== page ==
Escaping the Unsafe Sex Olympics with the hero of the story: my new IUD

Jimena Alvarez candidly shares the process of getting her new IUD whilst exploring the empowerment that comes with sexual autonomy

Sex is a deeply personal and complex part of human existence, and for the longest time, I struggled to understand it. The idea of not using condoms or contraception baffled me, and I found myself mocking those who made such choices. The thought of disregarding the potential risks of unprotected sex seemed foolish and irresponsible. However, life always finds a way to humble me. On a random Sunday morning, with the sun reluctantly rising, I found myself in sweatpants and an aura of embarrassment, marching into the pharmacy determined to buy the morning-after pill. At that moment, I didn’t just feel like the fool I once mocked, but I had officially become a hypocrite. 

After talking with some of my friends, it became apparent that for many people, unprotected sex had become so normalised that the potential consequences were often overlooked or downplayed. Myself included. It may sound completely absurd, but I had convinced myself I was infertile. Did I have any proof? No. A history of infertility in my family? Never. What I did have was a  flimsy and ungrounded sense of security which, when I woke up the morning after, would transform into intense anxiety and disempowerment. It then dawned on me that it was nobody’s responsibility but my own to ensure that I felt safe in my own sexuality.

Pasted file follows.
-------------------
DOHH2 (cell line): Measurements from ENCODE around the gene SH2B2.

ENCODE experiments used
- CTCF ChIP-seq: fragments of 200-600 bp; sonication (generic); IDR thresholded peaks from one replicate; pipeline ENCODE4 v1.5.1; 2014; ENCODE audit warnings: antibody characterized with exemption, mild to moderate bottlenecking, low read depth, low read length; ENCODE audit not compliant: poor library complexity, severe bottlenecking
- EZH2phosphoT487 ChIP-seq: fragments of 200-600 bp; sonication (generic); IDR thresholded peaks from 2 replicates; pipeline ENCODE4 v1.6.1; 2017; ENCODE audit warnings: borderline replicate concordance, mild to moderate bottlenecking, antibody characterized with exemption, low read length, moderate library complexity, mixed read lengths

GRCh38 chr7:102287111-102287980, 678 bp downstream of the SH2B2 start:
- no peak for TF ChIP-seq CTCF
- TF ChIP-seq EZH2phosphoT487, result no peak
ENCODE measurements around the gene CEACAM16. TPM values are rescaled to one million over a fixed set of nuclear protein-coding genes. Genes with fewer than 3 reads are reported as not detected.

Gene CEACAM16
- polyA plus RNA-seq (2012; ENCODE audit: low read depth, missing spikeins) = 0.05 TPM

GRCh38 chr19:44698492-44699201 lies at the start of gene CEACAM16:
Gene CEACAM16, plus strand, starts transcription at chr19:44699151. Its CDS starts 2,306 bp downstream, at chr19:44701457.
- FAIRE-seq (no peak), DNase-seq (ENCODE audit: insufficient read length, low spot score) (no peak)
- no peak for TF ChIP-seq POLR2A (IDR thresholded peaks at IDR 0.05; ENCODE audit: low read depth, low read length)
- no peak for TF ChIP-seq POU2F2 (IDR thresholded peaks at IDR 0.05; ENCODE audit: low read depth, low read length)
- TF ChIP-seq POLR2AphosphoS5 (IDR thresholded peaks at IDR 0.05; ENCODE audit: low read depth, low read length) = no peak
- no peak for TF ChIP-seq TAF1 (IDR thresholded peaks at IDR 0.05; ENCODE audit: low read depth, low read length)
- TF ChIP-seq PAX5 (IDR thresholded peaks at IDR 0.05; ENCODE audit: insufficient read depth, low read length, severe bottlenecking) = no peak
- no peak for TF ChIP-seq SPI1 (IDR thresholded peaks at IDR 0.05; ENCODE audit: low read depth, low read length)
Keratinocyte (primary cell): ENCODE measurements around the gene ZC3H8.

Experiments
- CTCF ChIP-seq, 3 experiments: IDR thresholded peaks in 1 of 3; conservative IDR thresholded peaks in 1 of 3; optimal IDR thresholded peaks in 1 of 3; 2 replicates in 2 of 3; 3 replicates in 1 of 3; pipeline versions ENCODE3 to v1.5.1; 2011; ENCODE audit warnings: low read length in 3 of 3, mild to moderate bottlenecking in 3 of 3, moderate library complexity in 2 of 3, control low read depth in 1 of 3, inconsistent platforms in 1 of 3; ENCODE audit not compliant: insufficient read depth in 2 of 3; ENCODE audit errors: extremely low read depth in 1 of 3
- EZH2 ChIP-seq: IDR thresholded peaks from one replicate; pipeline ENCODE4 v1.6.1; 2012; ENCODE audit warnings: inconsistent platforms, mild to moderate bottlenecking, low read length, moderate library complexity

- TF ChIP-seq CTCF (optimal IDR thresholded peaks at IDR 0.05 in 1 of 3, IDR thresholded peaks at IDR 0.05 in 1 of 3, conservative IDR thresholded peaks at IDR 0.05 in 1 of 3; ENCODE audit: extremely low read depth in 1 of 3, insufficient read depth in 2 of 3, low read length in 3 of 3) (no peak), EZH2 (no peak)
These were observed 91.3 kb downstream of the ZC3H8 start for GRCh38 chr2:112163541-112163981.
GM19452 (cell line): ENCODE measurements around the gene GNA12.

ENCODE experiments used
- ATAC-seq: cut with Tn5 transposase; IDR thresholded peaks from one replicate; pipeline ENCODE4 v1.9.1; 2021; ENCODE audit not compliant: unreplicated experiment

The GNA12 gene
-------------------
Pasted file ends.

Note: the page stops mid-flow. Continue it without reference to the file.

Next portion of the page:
Almost as if it was a sign, while scrolling on Instagram, I stumbled upon a post from Healthy Trinity. Right there, in big colourful letters, read “Contraceptive Coil: Clinic on Campus”. With a mix of curiosity and intrigue, I registered my interest via a Google form. After all, what life-changing event ever arises from a social media post? I received a call a few days later to arrange a free consultation and booked a procedure for a month later.  When the day of the consultation came around, I had completely forgotten, and a notification forced me to rush into the College Health Service, where I arrived just in time, or rather 15 minutes late.

Deciding what path to take regarding my reproductive health required me to carefully evaluate my options and assess what these would look like in my day-to-day life, which led me to the world of Intrauterine Devices (IUDs). I won’t lie; the main reason behind feeling more inclined towards the Copper Coil IUD was because it was being offered free of charge by Trinity’s Health Services. Since I had never been on hormonal contraception, I was glad to learn that it would spare me from the hormonal fluctuations that another option could have caused. So, I agreed to undergo the procedure.